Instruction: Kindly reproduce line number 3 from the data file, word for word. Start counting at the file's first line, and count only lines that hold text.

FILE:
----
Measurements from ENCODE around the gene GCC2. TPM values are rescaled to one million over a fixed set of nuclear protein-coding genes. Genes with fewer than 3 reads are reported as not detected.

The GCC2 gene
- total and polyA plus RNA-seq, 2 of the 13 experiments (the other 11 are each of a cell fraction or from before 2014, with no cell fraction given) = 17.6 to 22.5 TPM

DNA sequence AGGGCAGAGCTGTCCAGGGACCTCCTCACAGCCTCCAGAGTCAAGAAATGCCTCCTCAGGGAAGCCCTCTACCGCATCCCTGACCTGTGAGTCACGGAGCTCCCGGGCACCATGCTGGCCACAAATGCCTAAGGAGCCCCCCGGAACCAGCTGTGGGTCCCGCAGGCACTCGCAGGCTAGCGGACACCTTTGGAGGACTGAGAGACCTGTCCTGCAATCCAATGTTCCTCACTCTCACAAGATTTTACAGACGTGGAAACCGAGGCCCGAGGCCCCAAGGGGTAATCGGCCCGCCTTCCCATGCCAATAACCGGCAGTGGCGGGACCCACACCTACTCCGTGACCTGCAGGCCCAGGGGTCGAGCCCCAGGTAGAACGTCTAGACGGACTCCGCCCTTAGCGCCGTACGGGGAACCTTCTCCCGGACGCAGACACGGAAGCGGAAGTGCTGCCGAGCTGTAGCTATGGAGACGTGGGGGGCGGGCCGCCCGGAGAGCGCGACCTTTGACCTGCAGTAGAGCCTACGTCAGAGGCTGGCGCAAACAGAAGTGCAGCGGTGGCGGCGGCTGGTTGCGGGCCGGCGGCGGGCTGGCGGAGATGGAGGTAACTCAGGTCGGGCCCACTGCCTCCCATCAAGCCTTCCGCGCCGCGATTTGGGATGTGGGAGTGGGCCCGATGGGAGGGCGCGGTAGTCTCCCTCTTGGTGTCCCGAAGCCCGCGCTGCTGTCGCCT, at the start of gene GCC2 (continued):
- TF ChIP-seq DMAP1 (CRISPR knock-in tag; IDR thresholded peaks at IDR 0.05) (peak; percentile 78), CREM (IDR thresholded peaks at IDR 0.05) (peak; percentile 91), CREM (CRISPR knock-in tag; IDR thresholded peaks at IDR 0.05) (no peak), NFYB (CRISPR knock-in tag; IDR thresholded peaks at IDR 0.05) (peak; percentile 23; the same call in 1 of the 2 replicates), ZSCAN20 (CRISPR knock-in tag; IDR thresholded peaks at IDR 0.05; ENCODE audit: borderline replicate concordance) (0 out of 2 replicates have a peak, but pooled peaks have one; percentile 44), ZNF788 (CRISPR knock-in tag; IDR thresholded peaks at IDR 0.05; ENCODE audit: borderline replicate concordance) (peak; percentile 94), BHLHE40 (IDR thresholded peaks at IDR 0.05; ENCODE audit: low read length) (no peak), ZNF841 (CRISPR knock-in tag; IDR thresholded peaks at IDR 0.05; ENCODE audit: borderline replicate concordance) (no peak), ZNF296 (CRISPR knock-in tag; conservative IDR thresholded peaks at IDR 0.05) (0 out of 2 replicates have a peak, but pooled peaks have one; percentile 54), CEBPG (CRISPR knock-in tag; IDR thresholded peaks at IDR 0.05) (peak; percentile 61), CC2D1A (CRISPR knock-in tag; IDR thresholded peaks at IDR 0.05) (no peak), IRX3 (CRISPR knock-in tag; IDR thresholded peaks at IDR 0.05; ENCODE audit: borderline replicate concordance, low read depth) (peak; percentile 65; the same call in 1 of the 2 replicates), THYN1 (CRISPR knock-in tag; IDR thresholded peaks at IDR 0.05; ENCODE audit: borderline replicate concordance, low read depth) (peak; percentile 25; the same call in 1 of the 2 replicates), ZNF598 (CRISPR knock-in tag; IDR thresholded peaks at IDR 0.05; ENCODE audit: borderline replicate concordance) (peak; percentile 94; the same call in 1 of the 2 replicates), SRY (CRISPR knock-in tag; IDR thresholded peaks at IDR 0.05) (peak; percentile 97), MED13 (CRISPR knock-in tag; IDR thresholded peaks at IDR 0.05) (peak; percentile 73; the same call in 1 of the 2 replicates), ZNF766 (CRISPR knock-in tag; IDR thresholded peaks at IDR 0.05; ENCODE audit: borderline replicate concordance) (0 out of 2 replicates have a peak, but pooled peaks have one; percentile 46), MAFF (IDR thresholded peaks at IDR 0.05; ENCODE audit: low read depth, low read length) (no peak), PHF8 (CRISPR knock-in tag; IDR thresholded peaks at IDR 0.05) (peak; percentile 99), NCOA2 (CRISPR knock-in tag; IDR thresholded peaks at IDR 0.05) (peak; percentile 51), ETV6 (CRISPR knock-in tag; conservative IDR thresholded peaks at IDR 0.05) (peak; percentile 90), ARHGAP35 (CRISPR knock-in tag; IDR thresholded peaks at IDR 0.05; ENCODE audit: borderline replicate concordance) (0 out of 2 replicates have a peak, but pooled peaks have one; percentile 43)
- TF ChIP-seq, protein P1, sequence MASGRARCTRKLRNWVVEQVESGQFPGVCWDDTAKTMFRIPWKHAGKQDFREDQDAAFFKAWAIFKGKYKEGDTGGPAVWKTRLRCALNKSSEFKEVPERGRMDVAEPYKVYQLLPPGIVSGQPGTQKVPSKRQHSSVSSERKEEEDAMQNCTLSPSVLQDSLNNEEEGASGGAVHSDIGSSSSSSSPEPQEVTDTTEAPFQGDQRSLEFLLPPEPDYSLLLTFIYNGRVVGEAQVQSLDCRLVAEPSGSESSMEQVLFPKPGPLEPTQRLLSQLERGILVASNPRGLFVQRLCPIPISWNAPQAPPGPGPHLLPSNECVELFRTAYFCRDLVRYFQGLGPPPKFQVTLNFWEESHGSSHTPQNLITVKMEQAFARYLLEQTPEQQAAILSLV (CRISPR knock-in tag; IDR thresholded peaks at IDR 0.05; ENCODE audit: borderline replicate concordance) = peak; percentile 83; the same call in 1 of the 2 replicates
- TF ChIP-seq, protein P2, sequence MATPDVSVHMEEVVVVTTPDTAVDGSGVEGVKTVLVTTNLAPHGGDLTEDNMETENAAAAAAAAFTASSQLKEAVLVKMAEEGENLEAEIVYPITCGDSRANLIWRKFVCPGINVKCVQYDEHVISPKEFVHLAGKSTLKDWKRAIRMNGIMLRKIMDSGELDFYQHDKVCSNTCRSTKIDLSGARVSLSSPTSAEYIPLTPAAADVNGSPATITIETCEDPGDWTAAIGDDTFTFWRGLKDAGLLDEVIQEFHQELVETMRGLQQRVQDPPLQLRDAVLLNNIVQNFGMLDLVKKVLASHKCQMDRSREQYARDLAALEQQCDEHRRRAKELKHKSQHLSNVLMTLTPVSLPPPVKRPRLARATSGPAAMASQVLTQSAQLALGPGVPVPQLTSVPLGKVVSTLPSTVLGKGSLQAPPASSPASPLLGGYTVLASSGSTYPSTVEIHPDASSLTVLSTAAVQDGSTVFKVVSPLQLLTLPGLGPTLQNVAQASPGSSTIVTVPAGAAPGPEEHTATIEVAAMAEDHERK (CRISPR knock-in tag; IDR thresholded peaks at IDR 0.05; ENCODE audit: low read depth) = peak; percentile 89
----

- total and polyA plus RNA-seq, 2 of the 13 experiments (the other 11 are each of a cell fraction or from before 2014, with no cell fraction given) = 17.6 to 22.5 TPM